14ymedio, Madrid, 4 October 2022 — Singer-songwriter Silvio Rodríguez sees “something positive” in last Friday’s mass demonstration on 31st Avenue in the Havana municipality of Playa: it “was guarded by law enforcement but not repressed.”
In a post published on Saturday on his blog Segunda Cita (Second Date) the troubadour confesses that the protest, which took place after almost 100 hours without electricity due to a widespread blackout on the Island after Hurricane Ian, made him “sad.” The reason, he says, is that “they didn’t seem to be of the privileged classes who rebuke a inheritor government of a Revolution that was made in blood and fire for the humble.”
“How is it possible that such a distortion has been reached? Is it a mirage for the intensification of a six-decade blockade, or because of how difficult it has become to get food after the pandemic, or because of the havoc that the hurricane caused us?” Rodríguez asks, suggesting again and in his own way a slight criticism of the system that he doesn’t reject.
Taking, as on other occasions, both a hard and soft line, the musician concedes on one hand that “it’s worth asking how much responsibility belongs to those of us who have bet, more than our lives, our history, on an emancipatory project,” but, on the other, affirms that “essentially, I’m sure we weren’t wrong — and I’m not enumerating the virtues, the resounding benefits for the Cuban people that the revolutionary process meant.”
Rodríguez’s text was published on precisely the same day that, for the first time since the demonstrations began after the hurricane, the regime unleashed the usual repression.
Police officers, but above all State Security agents and military service recruits dressed in civilian clothes and armed with sticks responded on Saturday night to a spontaneous protest that took place in the middle of Vedado in Havana, on Línea and F. There, the neighbors had blocked the street with barricades made from overturned garbage containers, branches of fallen trees and other objects.
In addition, as shown in videos released by the Spanish agency EFE, the demonstrators faced the authorities and the official civilian brigade — which shouted revolutionary slogans such as “Fidel, Fidel” or “Viva Díaz-Canel” — demanding not only “light” but “freedom” and chanting “down with the dictatorship” and “Díaz-Canel motherfucker.”
Although the regime has wanted to sell the idea that in no case was there repression and that the agents responded to “provocations” of violent demonstrators, images disseminated by international media, such as Reuters and The Associated Press, show that those who were armed were the government agents.
On Tuesday, the Justice 11J platform updated the number of detainees since September 30, which has now reached 26. The last arrests registered by the organization are Rafael Zamora Mederos, José Adalberto Fernández Cañizares ( both 38 years old), Alejandro Guilleuma Ibáñez (29), Hillary Gutiérrez (26 ) and Frank Artola (18).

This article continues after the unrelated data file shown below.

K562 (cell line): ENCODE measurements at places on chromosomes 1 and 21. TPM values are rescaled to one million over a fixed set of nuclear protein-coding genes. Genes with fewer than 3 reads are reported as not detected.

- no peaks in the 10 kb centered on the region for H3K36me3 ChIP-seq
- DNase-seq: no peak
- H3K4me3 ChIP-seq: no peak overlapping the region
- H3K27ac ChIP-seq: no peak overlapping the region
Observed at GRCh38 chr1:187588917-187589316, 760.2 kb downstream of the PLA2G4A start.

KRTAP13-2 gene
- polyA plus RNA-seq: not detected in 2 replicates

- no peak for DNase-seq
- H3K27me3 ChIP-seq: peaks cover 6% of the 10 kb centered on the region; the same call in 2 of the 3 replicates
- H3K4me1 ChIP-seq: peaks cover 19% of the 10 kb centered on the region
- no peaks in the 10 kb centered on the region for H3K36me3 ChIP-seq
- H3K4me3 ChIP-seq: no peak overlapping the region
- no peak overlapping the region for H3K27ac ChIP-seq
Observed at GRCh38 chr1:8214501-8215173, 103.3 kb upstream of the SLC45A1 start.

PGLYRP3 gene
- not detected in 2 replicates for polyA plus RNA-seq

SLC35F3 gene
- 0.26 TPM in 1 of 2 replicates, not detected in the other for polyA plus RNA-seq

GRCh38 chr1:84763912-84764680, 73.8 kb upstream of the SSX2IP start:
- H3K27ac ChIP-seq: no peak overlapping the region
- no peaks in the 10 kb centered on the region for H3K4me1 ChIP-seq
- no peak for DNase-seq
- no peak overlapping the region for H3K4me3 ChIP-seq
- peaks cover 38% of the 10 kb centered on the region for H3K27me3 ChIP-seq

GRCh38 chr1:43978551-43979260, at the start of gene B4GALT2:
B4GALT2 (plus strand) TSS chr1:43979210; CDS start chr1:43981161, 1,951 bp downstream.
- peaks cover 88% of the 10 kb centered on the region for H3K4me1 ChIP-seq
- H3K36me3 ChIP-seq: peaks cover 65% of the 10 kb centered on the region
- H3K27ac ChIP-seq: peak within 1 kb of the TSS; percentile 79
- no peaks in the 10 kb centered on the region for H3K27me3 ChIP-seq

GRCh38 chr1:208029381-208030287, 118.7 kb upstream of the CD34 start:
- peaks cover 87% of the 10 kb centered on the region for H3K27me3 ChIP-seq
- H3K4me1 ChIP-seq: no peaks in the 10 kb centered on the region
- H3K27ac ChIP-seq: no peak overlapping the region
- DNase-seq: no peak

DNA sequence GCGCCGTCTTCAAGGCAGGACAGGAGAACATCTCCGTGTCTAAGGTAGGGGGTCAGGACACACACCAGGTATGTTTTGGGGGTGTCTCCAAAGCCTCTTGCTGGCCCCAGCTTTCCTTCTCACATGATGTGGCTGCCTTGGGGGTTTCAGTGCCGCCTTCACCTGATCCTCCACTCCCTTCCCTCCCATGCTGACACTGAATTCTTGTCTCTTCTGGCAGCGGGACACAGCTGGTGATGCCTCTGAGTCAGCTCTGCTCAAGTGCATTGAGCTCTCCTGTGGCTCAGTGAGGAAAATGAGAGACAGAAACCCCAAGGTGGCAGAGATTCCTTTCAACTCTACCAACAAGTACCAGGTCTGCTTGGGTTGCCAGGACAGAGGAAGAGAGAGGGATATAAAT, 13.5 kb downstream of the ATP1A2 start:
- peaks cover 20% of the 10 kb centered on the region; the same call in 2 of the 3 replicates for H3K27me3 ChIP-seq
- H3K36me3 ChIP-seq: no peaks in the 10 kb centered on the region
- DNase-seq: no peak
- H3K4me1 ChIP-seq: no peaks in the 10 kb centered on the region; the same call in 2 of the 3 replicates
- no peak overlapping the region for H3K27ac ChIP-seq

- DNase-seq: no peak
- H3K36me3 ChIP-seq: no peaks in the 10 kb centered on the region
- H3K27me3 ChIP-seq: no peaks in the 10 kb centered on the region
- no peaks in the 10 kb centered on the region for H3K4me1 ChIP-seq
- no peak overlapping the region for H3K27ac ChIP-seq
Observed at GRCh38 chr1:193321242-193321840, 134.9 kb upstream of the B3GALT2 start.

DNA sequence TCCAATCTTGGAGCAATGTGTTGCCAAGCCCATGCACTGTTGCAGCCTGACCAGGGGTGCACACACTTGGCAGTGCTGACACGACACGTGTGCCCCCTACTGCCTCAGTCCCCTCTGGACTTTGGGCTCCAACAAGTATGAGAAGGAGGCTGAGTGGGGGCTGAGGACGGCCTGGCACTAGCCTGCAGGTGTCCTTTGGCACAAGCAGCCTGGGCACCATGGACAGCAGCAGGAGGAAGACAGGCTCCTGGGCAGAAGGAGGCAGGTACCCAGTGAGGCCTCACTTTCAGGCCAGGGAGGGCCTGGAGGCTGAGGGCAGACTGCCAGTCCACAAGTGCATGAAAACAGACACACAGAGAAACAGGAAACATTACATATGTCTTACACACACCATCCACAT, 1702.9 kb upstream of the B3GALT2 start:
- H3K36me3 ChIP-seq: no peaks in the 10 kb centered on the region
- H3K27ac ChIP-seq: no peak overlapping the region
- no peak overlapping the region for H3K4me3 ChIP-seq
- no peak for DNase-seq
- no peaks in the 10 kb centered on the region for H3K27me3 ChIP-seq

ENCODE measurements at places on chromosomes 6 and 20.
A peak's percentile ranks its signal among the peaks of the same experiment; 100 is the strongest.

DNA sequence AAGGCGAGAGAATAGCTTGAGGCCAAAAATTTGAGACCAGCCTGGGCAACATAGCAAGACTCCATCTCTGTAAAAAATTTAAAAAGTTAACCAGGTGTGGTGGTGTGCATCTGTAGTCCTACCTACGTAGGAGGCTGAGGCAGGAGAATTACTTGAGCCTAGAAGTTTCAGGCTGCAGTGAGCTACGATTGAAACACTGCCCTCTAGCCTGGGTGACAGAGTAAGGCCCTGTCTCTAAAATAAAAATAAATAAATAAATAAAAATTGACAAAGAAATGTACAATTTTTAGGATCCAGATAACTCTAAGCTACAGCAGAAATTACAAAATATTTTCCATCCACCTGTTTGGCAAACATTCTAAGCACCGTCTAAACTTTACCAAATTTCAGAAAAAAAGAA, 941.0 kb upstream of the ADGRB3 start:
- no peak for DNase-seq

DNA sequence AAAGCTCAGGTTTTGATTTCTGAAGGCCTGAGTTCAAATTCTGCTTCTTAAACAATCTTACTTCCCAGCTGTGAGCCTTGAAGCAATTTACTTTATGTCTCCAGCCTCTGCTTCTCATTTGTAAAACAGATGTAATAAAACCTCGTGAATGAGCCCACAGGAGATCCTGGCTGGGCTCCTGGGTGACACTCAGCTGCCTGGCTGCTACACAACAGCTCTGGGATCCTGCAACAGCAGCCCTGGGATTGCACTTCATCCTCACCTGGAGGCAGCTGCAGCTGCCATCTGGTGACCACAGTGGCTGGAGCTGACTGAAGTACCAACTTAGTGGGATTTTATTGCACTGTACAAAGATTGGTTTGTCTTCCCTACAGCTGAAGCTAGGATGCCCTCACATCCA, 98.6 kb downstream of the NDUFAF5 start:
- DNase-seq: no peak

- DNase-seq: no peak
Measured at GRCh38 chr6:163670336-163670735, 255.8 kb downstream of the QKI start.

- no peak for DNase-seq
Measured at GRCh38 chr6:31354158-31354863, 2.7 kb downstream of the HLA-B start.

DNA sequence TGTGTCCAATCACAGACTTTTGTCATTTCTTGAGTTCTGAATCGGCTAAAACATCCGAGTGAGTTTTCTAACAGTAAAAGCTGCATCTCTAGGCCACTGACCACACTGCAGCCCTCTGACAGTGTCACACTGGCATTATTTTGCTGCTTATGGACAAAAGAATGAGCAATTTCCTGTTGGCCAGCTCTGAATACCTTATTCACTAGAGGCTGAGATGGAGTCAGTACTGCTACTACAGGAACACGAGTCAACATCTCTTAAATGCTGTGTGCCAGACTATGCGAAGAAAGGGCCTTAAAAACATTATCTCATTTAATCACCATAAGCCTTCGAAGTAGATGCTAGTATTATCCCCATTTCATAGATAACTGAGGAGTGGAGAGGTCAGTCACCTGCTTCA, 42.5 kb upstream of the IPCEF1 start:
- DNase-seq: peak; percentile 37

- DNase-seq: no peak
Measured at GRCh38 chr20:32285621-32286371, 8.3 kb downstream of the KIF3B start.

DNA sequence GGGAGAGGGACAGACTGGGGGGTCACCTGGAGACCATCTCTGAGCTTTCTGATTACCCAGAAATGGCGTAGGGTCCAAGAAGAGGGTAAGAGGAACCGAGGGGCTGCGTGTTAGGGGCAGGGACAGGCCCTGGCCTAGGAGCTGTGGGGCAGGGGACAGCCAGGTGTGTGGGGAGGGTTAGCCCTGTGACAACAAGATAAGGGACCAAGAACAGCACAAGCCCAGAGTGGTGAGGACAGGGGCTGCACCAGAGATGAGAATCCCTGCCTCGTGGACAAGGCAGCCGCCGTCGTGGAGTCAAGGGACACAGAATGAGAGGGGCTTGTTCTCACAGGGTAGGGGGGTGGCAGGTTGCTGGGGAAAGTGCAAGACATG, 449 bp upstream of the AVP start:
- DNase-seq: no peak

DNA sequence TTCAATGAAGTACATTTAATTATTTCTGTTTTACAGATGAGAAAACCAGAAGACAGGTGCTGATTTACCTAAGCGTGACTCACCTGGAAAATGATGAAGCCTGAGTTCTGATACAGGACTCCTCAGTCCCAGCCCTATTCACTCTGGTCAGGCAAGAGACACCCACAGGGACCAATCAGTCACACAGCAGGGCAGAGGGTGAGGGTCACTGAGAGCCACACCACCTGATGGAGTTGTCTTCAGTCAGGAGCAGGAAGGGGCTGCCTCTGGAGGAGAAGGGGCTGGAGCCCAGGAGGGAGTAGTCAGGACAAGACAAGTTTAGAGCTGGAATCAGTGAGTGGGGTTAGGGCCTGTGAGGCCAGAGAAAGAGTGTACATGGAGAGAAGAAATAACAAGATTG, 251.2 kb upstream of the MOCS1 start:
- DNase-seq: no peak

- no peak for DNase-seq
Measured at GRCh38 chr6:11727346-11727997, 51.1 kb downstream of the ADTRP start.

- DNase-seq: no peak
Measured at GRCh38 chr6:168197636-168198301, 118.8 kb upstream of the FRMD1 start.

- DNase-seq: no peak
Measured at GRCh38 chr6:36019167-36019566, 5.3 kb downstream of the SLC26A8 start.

According to Justice 11J, Zamora Mederos, a member of the Movement of Opponents for a New Republic, was arrested on Saturday and is in the Vivac prison of Havana accused of public disorder “just for walking through the streets on a day of protest.” The platform reports that his relatives have tried to raise 16,000 pesos for his bail, but it’s been impossible, and Mederos is “on a hunger and thirst strike.”
About Fernández Cañizares, nicknamed Pepitín, acquaintances of his family confirmed to this newspaper that he was hit in the head and was transferred to the Calixto García hospital to be given 37 stitches, according to the doctor who attended him, his own mother. In addition, they fractured his nasal septum. The young man is accused of public disorder and resistance.
Alejandro Guilleuma Ibáñez, Hillary Gutiérrez and Frank Artola are locked up in the DTI 100 detention center and Aldabó, also in the capital, for the same crimes.
Witnesses also claim that this last group was mistreated. Frank “is an exemplary teenager who attends the parish church on Línea in El Vedado. He suffered a fracture of the septum; his lips were split and one of his eyes was swollen because of the blows he received,” wrote Adrián Martínez Cádiz, who added: “His sister, Hillary Gutiérrez, is a good girl. She has a little girl who cries because of her mother’s absence.”
Justice 11J emphasized that “the reports of people injured, brutally beaten and currently in detention for protesting are alarming.”
Translated by Regina Anavy
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